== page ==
Author Topic: Observing Tonight  (Read 578 times)

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Roy

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Observing Tonight
« on: Jul 19, 2016, 00:33:03 »
For the first time in ages I've just had evenings observing (no imaging); saw the Blue Snowball Nebula (NGC7662) which I've never seen before, along with many of the usual Messier objects. Also I tried out my new Berlebach tripod under the HEQ5, and what a difference - the whole setup was so much more rigid and stable.
Roy

MarkS

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Re: Observing Tonight
« Reply #1 on: Jul 19, 2016, 05:56:18 »
For the first time in ages I've just had evenings observing (no imaging); saw the Blue Snowball Nebula (NGC7662) which I've never seen before, along with many of the usual Messier objects. Also I tried out my new Berlebach tripod under the HEQ5, and what a difference - the whole setup was so much more rigid and stable.
Roy

Excellent.  Just wait for a night without a full moon!

What makes the Berlebach tripod so much better?  Would it be a good choice for imaging?

Mark

doug

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Re: Observing Tonight
« Reply #2 on: Jul 19, 2016, 09:42:25 »
Well done Roy. It is really great to actually see objects with your own eye, rather than on a computer screen. It`s a magic thing... That`s why I like looking....


Doug
Always look on the bright side of life ...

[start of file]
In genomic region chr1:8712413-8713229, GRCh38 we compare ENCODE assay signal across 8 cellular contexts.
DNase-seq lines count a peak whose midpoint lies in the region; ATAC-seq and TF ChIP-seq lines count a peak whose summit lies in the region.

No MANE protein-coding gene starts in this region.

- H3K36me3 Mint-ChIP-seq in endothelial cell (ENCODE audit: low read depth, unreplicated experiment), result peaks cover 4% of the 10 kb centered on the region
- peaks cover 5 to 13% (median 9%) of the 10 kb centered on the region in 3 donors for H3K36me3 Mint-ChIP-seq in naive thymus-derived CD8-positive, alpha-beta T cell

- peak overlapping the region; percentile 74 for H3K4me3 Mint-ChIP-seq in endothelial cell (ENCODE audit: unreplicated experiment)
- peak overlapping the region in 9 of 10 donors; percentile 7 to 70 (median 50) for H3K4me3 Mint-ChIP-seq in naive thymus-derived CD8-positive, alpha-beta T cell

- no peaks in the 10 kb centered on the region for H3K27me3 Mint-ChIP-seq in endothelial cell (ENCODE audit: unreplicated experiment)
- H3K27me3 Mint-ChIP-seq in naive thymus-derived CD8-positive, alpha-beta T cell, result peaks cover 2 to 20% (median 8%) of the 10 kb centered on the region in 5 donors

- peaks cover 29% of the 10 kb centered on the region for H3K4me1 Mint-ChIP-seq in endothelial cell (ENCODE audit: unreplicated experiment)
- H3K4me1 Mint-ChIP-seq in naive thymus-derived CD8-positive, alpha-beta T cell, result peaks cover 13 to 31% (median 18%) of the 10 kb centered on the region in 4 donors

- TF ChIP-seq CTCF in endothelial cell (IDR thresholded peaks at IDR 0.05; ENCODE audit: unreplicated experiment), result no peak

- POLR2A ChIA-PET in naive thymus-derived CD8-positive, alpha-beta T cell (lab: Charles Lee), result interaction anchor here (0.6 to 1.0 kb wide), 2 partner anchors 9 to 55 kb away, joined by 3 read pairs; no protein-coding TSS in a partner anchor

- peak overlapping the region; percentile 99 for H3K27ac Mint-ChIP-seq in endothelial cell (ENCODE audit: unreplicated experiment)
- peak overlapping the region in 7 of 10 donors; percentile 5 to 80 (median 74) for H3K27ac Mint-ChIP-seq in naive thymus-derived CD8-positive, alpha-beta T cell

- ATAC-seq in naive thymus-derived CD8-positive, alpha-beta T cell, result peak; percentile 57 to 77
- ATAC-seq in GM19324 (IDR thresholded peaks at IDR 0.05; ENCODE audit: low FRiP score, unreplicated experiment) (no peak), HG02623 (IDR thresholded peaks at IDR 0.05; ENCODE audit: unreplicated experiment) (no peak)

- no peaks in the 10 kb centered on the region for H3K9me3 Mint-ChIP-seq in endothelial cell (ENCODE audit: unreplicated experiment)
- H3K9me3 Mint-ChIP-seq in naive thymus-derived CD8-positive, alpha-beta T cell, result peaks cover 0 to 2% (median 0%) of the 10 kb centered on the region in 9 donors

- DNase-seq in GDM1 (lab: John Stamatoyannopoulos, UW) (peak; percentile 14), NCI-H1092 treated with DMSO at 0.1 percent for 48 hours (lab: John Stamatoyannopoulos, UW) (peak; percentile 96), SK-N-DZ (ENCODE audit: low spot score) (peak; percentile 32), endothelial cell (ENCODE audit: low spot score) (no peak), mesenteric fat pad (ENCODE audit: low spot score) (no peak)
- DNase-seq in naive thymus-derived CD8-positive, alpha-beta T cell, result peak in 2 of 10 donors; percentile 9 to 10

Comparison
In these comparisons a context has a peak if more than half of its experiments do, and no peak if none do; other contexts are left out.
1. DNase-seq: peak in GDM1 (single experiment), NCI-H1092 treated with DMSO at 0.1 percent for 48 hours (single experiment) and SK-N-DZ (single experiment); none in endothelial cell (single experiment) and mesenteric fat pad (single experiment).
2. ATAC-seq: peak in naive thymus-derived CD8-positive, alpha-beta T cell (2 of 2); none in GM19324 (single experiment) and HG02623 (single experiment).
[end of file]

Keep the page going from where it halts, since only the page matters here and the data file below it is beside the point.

Mike

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Re: Observing Tonight
« Reply #3 on: Jul 19, 2016, 09:49:07 »
I always wanted one of those Berlebach tripods too. They look really nice and are meant to dampen vibrations much better than the metal tripod.

I remember seeing the Blue Snowball visually through Paul's 14" dobsonian many years ago. Interesting object.
We live in a society exquisitely dependent on science and technology, in which hardly anyone knows anything about science and technology. Carl Sagan

Roy

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Re: Observing Tonight
« Reply #4 on: Jul 19, 2016, 12:24:34 »
Mark,
Based on just on last nights experience as well as talking to others especially Jim, I would say that the advantages of the Berlebach (Uni-18 in our case) over the standard Skywatcher tripod with 1.75" tubular steel legs, are:
1. the greater mass reduces the inverted pendulum effect one gets when putting a large mass on a lightweight tripod (though not so good for portability);
2. the legs are made of ash which has excellent damping properties;
3. when one tightens the spreader on a Skywatcher tripod, it splays the legs which can in turn upset levelling on uneven surfaces, this does not happen with the design of the Berlebach;
4. increased rigidity, as one can tighten everything up much better including locking the leg positions;
5. dare I say it, the Berlebach looks drop dead gorgeous and oozes quality.
In summary I would say that it would be a significant improvement over SW tripods for imaging where one does not have a permanent installation, for us that's all the time.
Roy

Fay

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Re: Observing Tonight
« Reply #5 on: Jul 19, 2016, 14:47:46 »
sounds like love at first sight Roy! lets hope you are kicking off the good observing and  imaging in the near future

Fay
It is healthier to be mutton dressed as lamb, than mutton dressed as mutton!

Fay

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Re: Observing Tonight
« Reply #6 on: Jul 19, 2016, 14:49:58 »
i am wondering if it is the same as Robert had with his Paramount
It is healthier to be mutton dressed as lamb, than mutton dressed as mutton!